The B-52D had an average cruise speed of 457 knots (526 miles per hour/846 kilometers per hour), and a maximum speed of 546 knots (628 miles per hour/1,011 kilometers per hour) at 20,000 feet (6,096 meters) (0.77 Mach). The service ceiling with the maximum bomb load was 49,400 feet (15,057 meters), or 55,300 feet (16,855 meters) for a ferry mission.

The maximum ferry range of the B-52D was 7,260 nautical miles (8,350 statute miles/13,446 kilometers). With the maximum bomb load, it had a combat radius of 3,115 nautical miles (3,585 statute miles/5,769 kilometers). With inflight refueling, though, the bomber’s range was essentially world-wide.

Boeing B-52D-40-BW Stratofortress 56-695. Note the McDonnell GAM-72 Quail decoy missile and trailer near the nose of the aircraft. (U.S. Air Force)

The B-52D could carry 27 1,000 pound (454 kilogram) bombs; one 30,000 pound (13,608 kilogram) “special weapon,” or two 8,600 pound (3,901 kilogram) “special weapons.” During the Vietnam War, many B-52Ds were modified to the “Big Belly” configuration. This allowed them to carry 42 750 pound (340 kilogram) bombs in the internal bomb bay and 24 750 pound (340 kilogram) bombs on external underwing pylons.

Boeing B-52D-40-BW Stratofortress 56-695 launches a McDonnell GAM-72 Quail. (U.S. Air Force)

Defensive armament consisted of four Browning Aircraft Machine Guns, Caliber .50, AN-M3, mounted in a tail turret with 600 rounds of ammunition per gun. These guns had a combined rate of fire in excess of 4,000 rounds per minute.

Tail gun turret of an early B-52 Stratofortress

Between 1956 and 1958, Boeing produced 101 B-52Ds at Seattle, Washington, and 69 at Wichita, Kansas.

Victor Sandacz, 1938. (The 1938 Colophon)

Victor Leonard Sandacz was born 13 September 1920 at Youngstown, Ohio. He was the first of four children of Sylvester Simon Sandacz, a waiter, and Veronika M. Porembka Sandacz. He attended Mount Pleasant Township High School, Mount Pleasant, Pennsylvania, graduating 26 May 1938.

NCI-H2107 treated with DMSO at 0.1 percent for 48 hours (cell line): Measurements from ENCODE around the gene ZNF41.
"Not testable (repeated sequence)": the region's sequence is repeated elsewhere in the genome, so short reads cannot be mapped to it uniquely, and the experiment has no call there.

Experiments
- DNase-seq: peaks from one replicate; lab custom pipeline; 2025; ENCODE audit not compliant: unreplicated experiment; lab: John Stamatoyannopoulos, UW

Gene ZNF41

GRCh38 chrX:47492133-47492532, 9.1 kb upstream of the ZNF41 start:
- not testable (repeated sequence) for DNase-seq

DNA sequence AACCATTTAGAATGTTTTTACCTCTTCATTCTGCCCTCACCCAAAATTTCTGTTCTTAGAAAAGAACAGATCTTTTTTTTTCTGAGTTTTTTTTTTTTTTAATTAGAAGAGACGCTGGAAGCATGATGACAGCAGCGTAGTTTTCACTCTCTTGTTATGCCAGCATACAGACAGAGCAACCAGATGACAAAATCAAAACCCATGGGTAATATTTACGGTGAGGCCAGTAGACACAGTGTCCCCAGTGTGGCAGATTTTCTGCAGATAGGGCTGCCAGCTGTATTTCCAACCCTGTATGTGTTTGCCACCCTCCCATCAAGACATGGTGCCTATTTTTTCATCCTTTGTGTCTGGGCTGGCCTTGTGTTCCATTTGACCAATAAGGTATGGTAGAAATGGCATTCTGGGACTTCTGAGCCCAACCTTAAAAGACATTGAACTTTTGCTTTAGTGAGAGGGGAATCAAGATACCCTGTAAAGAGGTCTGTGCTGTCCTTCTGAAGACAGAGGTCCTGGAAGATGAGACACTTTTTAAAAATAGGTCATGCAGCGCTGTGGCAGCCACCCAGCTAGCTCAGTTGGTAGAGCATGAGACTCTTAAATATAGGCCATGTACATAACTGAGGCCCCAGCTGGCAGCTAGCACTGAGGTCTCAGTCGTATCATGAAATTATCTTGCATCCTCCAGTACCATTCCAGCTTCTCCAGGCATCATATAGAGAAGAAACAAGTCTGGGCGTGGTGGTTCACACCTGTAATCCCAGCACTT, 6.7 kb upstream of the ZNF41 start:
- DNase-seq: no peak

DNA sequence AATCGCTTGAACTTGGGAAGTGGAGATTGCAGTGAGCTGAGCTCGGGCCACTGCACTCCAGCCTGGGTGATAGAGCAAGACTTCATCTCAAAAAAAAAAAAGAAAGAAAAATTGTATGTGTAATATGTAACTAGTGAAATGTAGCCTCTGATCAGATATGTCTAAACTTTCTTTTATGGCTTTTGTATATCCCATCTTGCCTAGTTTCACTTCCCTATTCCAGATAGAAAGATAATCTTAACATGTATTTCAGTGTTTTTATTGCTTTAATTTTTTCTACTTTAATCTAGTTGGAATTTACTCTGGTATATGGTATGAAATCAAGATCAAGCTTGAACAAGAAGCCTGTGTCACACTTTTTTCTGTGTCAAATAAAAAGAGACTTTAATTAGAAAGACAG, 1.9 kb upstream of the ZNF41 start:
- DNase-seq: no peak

In 1942, Sandacz was employed by the American Cyanimid and Chemical Corporation at Latrobe, Pennsylvania. He registered for Selective Service (conscription) on 16 February 1942, and was described as having a ruddy complexion, brown hair and eyes. He was 5 feet 8 inches (1.73 meters) tall and weighed 150 pounds (68 kilograms).

Sandacz entered the United States Army as an aviation cadet at Pittsburgh, Pennsylvania, 23 May 1942.

Lieutenant Sandacz married Betty Grace Johnson, a stenographer, at the United Brethren Church, Winchester, Virginia, 24 December 1942. The ceremony was officiated by L. G. Bridgers. They would have four children.

2 Lt. Victor L. Sandacz

Sandacz graduated from flight training at Marfa, Texas, and was commissioned as a second lieutenant 3 November 1943. He trained in four-engine bombers at Roswell Army Air Field, New Mexico, qualifying as a B-17 first pilot 15 August 1945.

Lieutenant Sandacz was promoted to the rank of captain in January 1951.

Sandacz went on to the Boeing B-29 Superfortress and Convair B-36 Peacemaker. He transitioned to the Boeing B-52 Stratofortress at Castle Air Force Base in California, April 1956.

On 16 April 1962, Lieutenant Colonel Sandacz became the first Strategic Air Command pilot to accumulate 4,000 flight hours in the B-52.

Colonel Sandacz retired from the United States Air Force 1 August 1971 after 27 years, 9 months of service.

Colonel Victor Leonard Sandacz, United States Air Force (Retired), died at Arlington, Texas, 16 December 2017 at the age of 97 years. His remains are interred at the Dallas-Fort Worth National Cemetery.

Thanks to TDiA reader James Koenig for suggesting this topic.

¹ FAI Record File Number 8498

Lieutenant Colonel Sandacz’s FAI Diplôme de Record (Sandacz Family Collection)

² FAI Record File Number 8499

© 2023, Bryan R. Swopes